Difference between revisions of "Racial Disparities in MRSA Infections"

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[[Image:mrsa_magn_lg.jpg|thumb|300px|right| Image taken from a colorized scanning electron micrograph (SEM) magnified at 20,000X depicting a grouping of methicillin-resistant Staphylococcus aureus (MRSA) bacteria.  Photo credit belongs to Public Health Image Library. [http://phil.cdc.gov/Phil/home.asp/ CDC].]]
 
[[Image:mrsa_magn_lg.jpg|thumb|300px|right| Image taken from a colorized scanning electron micrograph (SEM) magnified at 20,000X depicting a grouping of methicillin-resistant Staphylococcus aureus (MRSA) bacteria.  Photo credit belongs to Public Health Image Library. [http://phil.cdc.gov/Phil/home.asp/ CDC].]]
 
<br>By Amir Johnson <br>
 
<br>By Amir Johnson <br>
<br> Methicillin-Resistant Staphylococcus aureus, or MRSA for short, is a Gram-positive cocci-shaped (spherical) bacterium that measures approximately 1μm in diameter and forms clusters that are popularly described as being grape-like. <ref name=sadef>[https://www.ncbi.nlm.nih.gov/pmc/articles/PMC6148192/#B1 Lakhundi, S., & Zhang, K.  https://doi.org/10.1128/CMR.00020-18 "Methicillin-Resistant <i>Staphylococcus aureus<i>: Molecular Characterization, Evolution, and Epidemiology." 2018. Clinical microbiology reviews, 31(4), e00020-18.]</ref> S. aureus is present on and within the bodies of many individuals asymptomatically, and as a result of this it often remains unnoticed. According to studies around 20% of people are persistent nasal carriers of S. aureus and around 30% are intermittent carriers, with the remaining 50% not carrying the bacterium. <ref name=sadef/> Other than within the nose, S. aureus can be commonly seen present on the skin, skin glands, guts, and a variety of mucous membranes. This presence within the body is referred to as colonization, and it significantly increases the chances of acquiring an infection by providing a reservoir of the pathogen. <ref name=sadef/> In most cases, the previously asymptomatic, commensal S. aureus that colonized the microbiome of individuals is responsible for their infection. <ref name=mrsaresevoir> [https://www.tandfonline.com/doi/abs/10.5172/conu.13.1.38 Rhonda Griffiths, Ritin Fernandez, Elizabeth Halcomb "Reservoirs of MRSA in the acute hospital setting: A systematic review" 2002. Contemporary Nurse, 13:1, 38-49] </ref>   <br>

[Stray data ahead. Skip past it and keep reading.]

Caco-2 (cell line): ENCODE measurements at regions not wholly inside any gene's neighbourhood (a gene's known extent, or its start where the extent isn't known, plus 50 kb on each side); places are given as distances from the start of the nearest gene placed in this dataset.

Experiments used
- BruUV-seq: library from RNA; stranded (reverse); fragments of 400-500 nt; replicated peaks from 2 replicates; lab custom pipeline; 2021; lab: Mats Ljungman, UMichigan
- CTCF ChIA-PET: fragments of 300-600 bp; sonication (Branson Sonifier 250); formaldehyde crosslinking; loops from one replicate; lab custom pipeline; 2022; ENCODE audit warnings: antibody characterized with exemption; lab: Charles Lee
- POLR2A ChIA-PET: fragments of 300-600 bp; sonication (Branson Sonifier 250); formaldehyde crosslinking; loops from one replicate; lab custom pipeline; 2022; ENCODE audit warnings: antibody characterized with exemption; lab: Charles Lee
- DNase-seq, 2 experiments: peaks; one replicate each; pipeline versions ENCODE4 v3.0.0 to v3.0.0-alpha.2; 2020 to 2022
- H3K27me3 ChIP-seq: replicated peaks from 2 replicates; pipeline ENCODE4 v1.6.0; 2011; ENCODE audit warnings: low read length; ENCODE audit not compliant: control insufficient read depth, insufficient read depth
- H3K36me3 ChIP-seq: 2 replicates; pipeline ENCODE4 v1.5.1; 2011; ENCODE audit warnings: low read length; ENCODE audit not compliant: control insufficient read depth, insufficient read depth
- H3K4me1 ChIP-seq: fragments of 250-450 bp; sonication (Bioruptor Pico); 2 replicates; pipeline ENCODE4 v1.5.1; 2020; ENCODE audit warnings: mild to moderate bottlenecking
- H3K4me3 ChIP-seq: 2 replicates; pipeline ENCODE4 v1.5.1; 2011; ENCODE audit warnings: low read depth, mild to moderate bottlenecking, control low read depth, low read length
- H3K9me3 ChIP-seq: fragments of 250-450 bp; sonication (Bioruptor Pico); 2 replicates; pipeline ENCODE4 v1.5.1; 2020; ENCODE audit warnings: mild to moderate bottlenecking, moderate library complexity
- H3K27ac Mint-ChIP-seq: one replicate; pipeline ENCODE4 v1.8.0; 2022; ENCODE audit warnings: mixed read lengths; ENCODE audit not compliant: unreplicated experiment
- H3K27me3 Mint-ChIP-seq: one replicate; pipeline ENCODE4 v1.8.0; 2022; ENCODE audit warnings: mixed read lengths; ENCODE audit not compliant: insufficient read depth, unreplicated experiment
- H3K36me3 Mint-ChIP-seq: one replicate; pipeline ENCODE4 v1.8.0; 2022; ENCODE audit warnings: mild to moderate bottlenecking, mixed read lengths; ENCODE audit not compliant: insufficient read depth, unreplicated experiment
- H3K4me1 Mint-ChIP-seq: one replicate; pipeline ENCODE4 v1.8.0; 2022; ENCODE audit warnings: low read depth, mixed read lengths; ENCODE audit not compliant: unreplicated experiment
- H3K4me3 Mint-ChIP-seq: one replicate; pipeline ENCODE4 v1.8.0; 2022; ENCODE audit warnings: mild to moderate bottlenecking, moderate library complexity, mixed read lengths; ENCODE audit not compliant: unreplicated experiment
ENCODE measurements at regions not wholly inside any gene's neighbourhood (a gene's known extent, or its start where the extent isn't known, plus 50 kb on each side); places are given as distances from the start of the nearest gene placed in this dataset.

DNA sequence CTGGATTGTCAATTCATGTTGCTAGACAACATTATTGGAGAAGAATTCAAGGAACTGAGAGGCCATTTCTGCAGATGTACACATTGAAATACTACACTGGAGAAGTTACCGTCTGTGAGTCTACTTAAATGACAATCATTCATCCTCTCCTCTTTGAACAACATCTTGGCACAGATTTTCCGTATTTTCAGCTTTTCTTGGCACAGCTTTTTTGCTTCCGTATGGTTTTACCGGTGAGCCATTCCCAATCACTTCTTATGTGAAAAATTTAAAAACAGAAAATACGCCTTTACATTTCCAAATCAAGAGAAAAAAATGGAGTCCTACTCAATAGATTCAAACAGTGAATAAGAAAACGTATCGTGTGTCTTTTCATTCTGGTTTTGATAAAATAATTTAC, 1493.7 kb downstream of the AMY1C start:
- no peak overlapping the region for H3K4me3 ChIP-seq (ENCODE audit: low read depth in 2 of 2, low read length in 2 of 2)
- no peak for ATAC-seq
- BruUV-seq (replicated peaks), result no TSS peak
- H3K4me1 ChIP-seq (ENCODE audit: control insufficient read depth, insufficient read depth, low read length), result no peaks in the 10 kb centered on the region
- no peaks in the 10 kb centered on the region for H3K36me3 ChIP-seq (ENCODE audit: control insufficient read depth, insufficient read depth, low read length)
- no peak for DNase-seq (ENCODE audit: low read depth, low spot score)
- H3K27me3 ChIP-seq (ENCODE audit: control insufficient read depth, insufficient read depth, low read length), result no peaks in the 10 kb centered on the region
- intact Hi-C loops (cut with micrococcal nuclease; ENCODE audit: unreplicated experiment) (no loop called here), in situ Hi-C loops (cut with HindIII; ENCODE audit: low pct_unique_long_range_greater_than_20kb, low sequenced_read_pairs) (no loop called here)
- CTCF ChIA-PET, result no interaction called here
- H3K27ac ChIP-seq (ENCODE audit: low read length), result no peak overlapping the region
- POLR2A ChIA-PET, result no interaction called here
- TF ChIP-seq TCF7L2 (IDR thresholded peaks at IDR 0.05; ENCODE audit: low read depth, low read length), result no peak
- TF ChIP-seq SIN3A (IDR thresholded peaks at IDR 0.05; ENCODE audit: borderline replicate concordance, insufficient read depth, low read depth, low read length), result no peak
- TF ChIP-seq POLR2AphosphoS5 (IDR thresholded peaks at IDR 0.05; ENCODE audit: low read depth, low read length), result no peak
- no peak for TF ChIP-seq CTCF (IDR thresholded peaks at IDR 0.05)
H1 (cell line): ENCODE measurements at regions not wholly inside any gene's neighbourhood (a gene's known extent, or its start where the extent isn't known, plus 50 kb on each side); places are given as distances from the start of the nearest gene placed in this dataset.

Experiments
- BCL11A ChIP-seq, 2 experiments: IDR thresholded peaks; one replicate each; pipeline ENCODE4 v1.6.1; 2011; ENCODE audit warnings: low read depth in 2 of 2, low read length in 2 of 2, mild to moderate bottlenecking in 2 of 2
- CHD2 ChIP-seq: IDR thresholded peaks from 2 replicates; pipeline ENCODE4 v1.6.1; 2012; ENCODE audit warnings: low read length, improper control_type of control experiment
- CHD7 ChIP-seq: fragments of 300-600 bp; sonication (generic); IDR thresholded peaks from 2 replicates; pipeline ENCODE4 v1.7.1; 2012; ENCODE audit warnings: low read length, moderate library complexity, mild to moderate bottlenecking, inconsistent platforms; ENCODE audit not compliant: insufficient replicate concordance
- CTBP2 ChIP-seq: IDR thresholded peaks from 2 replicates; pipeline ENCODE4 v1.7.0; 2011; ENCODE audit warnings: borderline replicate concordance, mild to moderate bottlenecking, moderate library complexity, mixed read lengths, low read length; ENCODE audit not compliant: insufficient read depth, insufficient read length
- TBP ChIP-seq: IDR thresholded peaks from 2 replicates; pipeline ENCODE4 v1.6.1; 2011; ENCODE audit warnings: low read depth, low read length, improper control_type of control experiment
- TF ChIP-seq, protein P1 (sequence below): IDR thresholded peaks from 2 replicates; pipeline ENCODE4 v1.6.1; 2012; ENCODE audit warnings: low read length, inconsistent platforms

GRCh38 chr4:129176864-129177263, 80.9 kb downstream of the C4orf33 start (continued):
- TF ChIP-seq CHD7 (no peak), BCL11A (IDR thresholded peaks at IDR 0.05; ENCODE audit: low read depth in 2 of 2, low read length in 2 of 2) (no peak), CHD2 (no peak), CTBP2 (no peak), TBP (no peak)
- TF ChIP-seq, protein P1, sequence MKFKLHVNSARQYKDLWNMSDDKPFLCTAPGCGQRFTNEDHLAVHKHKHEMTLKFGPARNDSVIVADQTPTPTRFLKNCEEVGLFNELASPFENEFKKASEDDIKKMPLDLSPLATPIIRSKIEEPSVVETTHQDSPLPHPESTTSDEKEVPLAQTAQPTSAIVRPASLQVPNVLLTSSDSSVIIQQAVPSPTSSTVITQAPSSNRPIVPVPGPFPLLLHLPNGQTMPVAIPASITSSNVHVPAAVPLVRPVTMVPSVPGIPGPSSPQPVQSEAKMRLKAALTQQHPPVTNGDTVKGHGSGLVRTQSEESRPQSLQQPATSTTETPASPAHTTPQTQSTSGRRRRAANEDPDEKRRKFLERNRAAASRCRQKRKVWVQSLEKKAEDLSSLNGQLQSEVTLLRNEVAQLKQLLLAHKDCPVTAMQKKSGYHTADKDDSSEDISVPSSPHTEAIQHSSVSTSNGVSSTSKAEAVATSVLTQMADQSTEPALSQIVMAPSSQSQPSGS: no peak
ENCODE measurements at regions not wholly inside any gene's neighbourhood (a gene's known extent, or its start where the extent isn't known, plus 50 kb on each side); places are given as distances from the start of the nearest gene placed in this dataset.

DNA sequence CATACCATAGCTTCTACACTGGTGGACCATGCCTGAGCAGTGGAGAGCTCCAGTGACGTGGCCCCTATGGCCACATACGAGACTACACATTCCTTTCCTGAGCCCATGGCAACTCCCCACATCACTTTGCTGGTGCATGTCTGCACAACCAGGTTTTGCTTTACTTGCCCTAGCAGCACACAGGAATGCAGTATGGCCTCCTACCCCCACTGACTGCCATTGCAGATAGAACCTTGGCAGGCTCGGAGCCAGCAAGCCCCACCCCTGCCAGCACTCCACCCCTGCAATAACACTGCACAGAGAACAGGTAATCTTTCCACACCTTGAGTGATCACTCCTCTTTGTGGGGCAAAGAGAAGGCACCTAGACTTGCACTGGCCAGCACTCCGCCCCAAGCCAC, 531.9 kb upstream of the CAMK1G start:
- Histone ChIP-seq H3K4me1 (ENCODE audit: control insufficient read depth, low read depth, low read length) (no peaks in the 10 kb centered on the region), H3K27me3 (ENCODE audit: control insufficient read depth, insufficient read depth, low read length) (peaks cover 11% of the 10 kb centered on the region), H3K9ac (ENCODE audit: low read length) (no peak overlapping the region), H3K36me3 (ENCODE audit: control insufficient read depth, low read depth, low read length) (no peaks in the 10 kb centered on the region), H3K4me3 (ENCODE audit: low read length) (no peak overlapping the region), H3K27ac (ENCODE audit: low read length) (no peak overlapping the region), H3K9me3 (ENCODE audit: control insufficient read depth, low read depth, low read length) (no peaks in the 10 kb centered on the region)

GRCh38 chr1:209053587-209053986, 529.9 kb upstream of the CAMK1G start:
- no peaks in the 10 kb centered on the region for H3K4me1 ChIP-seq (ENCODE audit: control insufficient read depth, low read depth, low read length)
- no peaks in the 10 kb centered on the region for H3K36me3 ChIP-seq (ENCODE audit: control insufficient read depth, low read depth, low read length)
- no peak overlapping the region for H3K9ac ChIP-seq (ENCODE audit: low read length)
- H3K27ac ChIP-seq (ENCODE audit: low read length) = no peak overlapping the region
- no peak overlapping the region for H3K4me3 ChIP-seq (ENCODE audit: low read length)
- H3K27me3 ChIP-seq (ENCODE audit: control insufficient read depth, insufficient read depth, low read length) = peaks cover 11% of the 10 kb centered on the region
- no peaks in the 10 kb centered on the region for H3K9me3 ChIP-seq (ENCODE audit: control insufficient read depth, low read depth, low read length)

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<br> Methicillin-Resistant Staphylococcus aureus, or MRSA for short, is a Gram-positive cocci-shaped (spherical) bacterium that measures approximately 1μm in diameter and forms clusters that are popularly described as being grape-like. <ref name=sadef>[https://www.ncbi.nlm.nih.gov/pmc/articles/PMC6148192/#B1 Lakhundi, S., & Zhang, K.  https://doi.org/10.1128/CMR.00020-18 "Methicillin-Resistant <i>Staphylococcus aureus<i>: Molecular Characterization, Evolution, and Epidemiology." 2018. Clinical microbiology reviews, 31(4), e00020-18.]</ref> S. aureus is present on and within the bodies of many individuals asymptomatically, and as a result of this it often remains unnoticed. According to studies around 20% of people are persistent nasal carriers of S. aureus and around 30% are intermittent carriers, with the remaining 50% not carrying the bacterium. <ref name=sadef/> Other than within the nose, S. aureus can be commonly seen present on the skin, skin glands, guts, and a variety of mucous membranes. This presence within the body is referred to as colonization, and it significantly increases the chances of acquiring an infection by providing a reservoir of the pathogen. <ref name=sadef/> In most cases, the previously asymptomatic, commensal S. aureus that previously colonized the microbiome of individuals is responsible for their infection. <ref name=mrsaresevoir> [https://www.tandfonline.com/doi/abs/10.5172/conu.13.1.38 Rhonda Griffiths, Ritin Fernandez, Elizabeth Halcomb "Reservoirs of MRSA in the acute hospital setting: A systematic review" 2002. Contemporary Nurse, 13:1, 38-49] </ref> Within the world of public health and medicine, a hugely important factor associated with S. aureus is its significant level of acquisition of resistance against multiple antibiotic classes, which greatly complicates efforts to treat it clinically. <ref name=antibioticresistance/> [https://www.ncbi.nlm.nih.gov/pmc/articles/PMC4378521 Ventola, C Lee. “The antibiotic resistance crisis: part 1: causes and threats.” 2015 P & T : a peer-reviewed journal for formulary management vol. 40,4: 277-83.] Methicilin is an antibiotic class of particular interest with regard to resistance acquisition among S. aureus. According to the latest CDC data released in 2019, Methicillin-Resistant Staphylococcus aureus and other, less prominent strains of S. aureus accounted for an estimated 119,247 bloodstream infections in 2017, while causing 19,832 of those infected to pass away from complications associated with infection. <ref name=staphdeaths/> [https://www.cdc.gov/mmwr/volumes/68/wr/mm6809e1.htm Kourtis AP, Hatfield K, Baggs J, et al. "Vital Signs: Epidemiology and Recent Trends in Methicillin-Resistant and in Methicillin-Susceptible Staphylococcus aureus Bloodstream Infections — United States." 2019 MMWR Morb Mortal Wkly Rep 2019;68:214–219.]  <br>